The third option to embed the columns in the page layout is one many premium themes offer. Our themes support Gpanels, which are multi column snippets we can place anywhere in the theme.
All our themes have at least one or two them included in the core theme and its very easy to add more, which allows us to offer an amazing array of out-of-the-box layouts.
Once Panels module is stable will build custom Panels layouts also and include these in our themes, so you can select these custom Panel layouts from within the Panels administration and place content in them. These will be available for all themes and as a free upgrade for themes sold before Panels becomes stable.
How do themes offer style options? The most popular way is to allow blocks, nodes and comments to have a preset design applied to them within the Drupal admin.
Put simply, when you configure your block you will be able to select a particular style using a check-box. The styles are preset so theres nothing more to do. The block will be automagically restyled in the front end site.
Preset design options allow you to have radically different block designs and apply them where and when you like...
This simple explanation hides the massive scope and extensibility of this ideaâ€”you can have radically different block designs and apply them where and when you like.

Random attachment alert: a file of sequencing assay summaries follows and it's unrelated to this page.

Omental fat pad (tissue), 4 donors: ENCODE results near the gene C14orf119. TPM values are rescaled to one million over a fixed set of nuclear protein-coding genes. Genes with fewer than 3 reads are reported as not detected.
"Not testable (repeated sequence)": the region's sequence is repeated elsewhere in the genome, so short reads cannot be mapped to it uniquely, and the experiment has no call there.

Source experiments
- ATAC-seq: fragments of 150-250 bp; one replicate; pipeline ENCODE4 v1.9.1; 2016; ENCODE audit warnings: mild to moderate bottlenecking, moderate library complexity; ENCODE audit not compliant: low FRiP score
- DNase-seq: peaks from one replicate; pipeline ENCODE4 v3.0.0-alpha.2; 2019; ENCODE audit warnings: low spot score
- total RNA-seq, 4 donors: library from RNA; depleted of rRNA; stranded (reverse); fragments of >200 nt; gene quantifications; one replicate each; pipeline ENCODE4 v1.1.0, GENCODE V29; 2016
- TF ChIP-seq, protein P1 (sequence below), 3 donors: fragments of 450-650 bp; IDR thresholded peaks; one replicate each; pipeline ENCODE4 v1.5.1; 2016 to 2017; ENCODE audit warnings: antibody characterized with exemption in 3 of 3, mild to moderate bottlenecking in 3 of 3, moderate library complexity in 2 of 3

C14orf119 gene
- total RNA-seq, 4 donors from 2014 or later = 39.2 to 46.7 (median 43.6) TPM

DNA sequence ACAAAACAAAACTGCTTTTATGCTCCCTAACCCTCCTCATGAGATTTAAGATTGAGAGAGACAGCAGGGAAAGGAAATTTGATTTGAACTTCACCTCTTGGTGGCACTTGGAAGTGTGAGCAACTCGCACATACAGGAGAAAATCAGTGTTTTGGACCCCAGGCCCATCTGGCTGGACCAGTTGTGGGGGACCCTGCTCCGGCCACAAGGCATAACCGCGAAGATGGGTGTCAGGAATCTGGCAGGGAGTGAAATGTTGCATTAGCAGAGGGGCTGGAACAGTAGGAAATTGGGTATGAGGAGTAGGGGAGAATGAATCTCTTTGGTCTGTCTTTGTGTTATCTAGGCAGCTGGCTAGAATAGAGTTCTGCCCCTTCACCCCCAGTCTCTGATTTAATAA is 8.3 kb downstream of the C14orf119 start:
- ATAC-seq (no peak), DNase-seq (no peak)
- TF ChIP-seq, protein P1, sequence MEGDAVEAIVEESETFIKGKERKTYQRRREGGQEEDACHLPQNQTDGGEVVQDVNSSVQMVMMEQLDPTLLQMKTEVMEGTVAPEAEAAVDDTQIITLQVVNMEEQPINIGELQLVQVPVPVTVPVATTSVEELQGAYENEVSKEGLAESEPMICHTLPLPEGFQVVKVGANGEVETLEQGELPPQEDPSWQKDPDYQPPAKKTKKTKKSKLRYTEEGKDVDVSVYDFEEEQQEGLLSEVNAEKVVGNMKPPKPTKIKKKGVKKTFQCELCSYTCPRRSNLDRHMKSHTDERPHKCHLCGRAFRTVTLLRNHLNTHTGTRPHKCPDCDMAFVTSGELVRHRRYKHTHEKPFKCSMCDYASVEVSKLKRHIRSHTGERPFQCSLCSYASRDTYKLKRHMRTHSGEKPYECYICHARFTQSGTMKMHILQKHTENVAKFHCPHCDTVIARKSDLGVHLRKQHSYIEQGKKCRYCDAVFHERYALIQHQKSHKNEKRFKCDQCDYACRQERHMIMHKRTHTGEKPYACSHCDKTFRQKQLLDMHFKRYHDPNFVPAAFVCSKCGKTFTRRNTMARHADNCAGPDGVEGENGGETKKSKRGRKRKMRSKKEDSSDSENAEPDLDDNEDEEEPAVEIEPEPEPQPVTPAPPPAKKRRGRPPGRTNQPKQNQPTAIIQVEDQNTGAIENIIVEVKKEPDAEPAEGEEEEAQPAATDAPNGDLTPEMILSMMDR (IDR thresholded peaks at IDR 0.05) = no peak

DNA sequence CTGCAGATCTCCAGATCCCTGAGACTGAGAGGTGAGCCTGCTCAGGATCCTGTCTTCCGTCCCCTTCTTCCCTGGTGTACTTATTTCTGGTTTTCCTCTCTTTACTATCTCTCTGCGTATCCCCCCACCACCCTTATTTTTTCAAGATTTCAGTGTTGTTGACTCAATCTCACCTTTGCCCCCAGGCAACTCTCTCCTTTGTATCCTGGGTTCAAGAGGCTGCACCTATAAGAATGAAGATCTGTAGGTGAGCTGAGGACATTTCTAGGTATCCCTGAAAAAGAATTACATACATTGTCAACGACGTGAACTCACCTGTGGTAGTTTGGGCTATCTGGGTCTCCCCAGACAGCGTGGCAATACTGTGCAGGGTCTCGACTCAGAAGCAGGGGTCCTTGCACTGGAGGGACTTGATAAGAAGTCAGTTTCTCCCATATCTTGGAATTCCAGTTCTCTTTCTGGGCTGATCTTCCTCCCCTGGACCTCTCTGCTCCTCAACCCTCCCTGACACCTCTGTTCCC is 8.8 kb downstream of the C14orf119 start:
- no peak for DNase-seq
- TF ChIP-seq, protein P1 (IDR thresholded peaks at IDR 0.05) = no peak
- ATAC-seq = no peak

And its not just for blocksâ€”node types, comments and even Views can be styled this way.
Not all Premium Drupal themes can do this and only very high end Premium themes will offer configurable style options because of the additional work to needed to support this feature. While these *super premium themes* normally cost a little more than your average Drupal template the cost to benefit ratio is well worth it, especially when you consider custom coding would cost a lot more.
While many of these can be enabled using free Drupal modules most are not well styled, and require theme and design work to make them beautiful or indeed even usable in a professional website.
* Slideshows for home-pages and other promotional pages.
* Animated drop menus.
* Animated slider and/or accordion menus.
* Pop over modal boxes (for login or comments).
* AJAX submit for comments and contact forms.
* Advanced image galleries and gallery widgets.
* Collapsible blocks or other expand/collapse features.
* Scroll boxes.
* and many many more...
While some free themes have such features the additional work to include and design for them means they are much more commonly found in professional Drupal themes.
One more thing - Admin themes
Our professional themes all come with a built in administration theme that styles the admin pages and the node add/edit pages. This helps separate the *front-end* from the *back-end* more logically to ensure the front-end theme does not interfere with administrative operations.
You can turn the admin theme off in the theme settings if you prefer, and you can choose whether or not to use it for node add/edit pages also.
While Drupal core supports the use of a dedicated admin theme, it requires you to install and maintain a second theme.
Its also easy to brand the admin theme for clients so they not only have a beautiful front-end theme, but a fully branded, highly usable back-end theme to boot.
Next week I'm going to dive right into the code of our base theme and discuss the developer features we have incorporated to make building commercial premium Drupal themes a whole lot more enjoyable.
Last updated 13th May, 2010 - 5:42am